Why Epstein Should Thank His Criminal Defense Lawyer Today
According to Thalia Hayden, reporter for WPTV News Channel 5, Palm Beach County Billionaire Jeffrey Epstein is officially released from his probation period today.
Epstein, 57, settled nearly 25 lawsuits by young women who claimed they were recruited to give him sexually-charged massages in exchange for money. Most women were underage at the time.
Epstein has been on probation for a full year after pleading guilty to two sex-related felonies. He only served 13 of his 18 month jail sentenced. The 13 months in jail were highlighted by six work release days a week where he was let out for 16 hours a day.
Suspicions of special treatment for the wealthy have arisen since he was placed on house arrest. Epstein took several trips each month to his eight-story home in New York City, as well as his private island in the Virgin Islands.
Officials at the Florida Department of Corrections and his palm beach county criminal defense attorney insist that Epstein was treated just like other probationers.
New, similar lawsuits have since been filed by more young women.
Probation and the Law
House arrest (also known as home confinement, home detention, or electronic monitoring) is when a person is confined to his or her residence by the authorities. Travel is usually prohibited. Passports and driver’s licenses are generally confiscated during that period. It is an alternative to prison time given to defendants in cases where prison time does not seem appropriate.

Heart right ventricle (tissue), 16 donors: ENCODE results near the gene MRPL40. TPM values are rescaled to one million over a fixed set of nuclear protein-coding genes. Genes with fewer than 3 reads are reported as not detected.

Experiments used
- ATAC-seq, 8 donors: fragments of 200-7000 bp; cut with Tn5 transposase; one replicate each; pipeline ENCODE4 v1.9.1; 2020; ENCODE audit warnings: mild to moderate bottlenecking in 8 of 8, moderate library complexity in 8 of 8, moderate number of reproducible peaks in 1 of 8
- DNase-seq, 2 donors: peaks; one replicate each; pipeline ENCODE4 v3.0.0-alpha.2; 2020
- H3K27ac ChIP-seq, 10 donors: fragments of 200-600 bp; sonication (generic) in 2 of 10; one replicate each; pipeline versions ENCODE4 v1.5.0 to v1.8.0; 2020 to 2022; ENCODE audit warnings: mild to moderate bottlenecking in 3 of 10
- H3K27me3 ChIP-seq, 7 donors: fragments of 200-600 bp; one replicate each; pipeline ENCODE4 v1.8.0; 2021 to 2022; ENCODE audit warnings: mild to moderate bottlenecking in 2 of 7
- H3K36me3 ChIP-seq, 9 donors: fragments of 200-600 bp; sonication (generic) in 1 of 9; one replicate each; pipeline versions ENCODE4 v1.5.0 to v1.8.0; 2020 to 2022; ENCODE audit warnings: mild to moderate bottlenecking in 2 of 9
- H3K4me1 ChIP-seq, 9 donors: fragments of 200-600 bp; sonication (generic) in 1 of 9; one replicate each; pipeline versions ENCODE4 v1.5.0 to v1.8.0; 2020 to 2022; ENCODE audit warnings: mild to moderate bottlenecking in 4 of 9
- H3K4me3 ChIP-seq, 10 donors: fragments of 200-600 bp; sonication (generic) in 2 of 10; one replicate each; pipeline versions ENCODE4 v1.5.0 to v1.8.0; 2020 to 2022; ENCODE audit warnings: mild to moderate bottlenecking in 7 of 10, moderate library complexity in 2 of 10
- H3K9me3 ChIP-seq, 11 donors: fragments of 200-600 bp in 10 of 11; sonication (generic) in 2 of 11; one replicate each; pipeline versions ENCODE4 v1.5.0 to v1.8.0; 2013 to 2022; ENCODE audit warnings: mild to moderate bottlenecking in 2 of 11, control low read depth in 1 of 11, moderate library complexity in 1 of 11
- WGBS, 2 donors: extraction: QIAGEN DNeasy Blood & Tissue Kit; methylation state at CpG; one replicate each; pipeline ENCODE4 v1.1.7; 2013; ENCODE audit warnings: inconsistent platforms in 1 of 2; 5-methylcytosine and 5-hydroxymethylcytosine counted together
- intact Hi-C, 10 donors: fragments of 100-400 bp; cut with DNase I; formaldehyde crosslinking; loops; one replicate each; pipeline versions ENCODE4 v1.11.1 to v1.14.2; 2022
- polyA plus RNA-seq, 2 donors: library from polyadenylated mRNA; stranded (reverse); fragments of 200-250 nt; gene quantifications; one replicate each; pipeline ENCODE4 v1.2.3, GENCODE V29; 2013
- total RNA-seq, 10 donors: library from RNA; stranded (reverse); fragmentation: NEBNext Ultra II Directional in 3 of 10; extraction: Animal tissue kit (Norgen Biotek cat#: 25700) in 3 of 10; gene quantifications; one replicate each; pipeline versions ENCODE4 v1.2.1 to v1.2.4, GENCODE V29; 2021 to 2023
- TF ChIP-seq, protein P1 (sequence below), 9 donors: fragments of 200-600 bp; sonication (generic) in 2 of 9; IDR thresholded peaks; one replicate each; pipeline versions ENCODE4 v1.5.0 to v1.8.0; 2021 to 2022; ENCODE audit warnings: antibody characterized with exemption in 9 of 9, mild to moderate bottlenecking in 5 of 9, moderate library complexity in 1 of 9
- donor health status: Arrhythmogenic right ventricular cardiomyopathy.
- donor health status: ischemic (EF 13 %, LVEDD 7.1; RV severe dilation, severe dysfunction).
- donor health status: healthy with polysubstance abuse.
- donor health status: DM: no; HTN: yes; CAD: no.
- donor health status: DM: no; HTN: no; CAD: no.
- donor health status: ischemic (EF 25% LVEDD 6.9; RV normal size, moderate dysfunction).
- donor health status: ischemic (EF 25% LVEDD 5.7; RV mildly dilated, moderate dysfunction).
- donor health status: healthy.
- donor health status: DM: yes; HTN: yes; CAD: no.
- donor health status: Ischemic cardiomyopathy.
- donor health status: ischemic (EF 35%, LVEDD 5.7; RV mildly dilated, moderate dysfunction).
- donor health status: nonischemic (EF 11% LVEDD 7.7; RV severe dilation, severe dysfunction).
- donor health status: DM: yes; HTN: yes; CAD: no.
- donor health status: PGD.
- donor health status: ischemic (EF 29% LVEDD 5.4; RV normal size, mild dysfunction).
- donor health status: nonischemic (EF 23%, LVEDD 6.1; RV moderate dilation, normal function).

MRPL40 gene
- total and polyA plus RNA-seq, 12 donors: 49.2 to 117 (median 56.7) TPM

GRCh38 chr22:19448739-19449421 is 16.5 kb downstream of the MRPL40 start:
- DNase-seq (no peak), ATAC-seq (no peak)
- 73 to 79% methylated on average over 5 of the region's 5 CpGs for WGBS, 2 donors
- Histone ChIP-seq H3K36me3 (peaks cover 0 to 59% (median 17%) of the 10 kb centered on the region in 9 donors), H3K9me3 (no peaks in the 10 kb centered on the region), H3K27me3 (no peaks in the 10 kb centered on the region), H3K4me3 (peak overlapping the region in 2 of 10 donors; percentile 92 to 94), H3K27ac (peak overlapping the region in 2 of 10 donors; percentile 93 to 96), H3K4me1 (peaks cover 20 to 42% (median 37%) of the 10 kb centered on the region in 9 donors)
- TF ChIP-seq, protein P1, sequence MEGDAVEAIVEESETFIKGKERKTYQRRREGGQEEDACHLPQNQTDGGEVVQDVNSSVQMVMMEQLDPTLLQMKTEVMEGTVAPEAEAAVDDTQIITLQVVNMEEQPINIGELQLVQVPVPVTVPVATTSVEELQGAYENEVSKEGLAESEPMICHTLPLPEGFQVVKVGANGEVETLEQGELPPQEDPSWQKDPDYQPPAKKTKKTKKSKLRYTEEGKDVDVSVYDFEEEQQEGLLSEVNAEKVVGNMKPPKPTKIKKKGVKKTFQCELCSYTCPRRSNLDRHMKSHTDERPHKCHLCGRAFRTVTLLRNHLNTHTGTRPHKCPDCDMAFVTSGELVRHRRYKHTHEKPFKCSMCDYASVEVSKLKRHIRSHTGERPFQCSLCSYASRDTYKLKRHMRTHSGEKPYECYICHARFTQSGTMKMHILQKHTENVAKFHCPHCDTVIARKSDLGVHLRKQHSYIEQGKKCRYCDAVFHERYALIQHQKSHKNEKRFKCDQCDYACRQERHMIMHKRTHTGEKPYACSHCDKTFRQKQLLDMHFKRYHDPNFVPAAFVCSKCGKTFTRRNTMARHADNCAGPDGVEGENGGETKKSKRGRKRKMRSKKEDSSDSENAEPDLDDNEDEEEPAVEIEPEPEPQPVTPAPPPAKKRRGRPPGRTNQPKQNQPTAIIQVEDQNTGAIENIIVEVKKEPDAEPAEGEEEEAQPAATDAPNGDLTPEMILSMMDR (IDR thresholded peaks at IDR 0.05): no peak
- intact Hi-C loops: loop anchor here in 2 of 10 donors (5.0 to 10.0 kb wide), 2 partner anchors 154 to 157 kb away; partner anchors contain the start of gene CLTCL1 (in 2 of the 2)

In many cases, a criminal defense lawyer is able to negotiate for house arrest or probation as an alternative to imprisonment, allowing for an easier lifestyle for a defendant post-conviction. Jeffrey Epstein should be thanking his criminal defense attorney today as his sentence, probation conditions, and privileges were well-mitigated by his defense team.
Violation of Probation Defense
If in the event probation restrictions are violated, there are several factors you must understand. First, you must understand you have due process rights. You must have notice of the condition for which the violation is alleged. You must not be misled by rules that are unclear or subjective, which your Probation Officers may attach to the probation order or requirements.
Second, you must have an explanation of the warrant or affidavit of violation. It must be specific and all the terms must be clear. A trial court cannot find a violation of a Probationer for a term not explained within their probation order or alleged within the warrant or affidavit.
Third, have a criminal defense lawyer on your side to help you defend your case. An experienced criminal defense lawyer is important to have in order to understand the potential consequences of your actions and what you can do to lessen the conditions.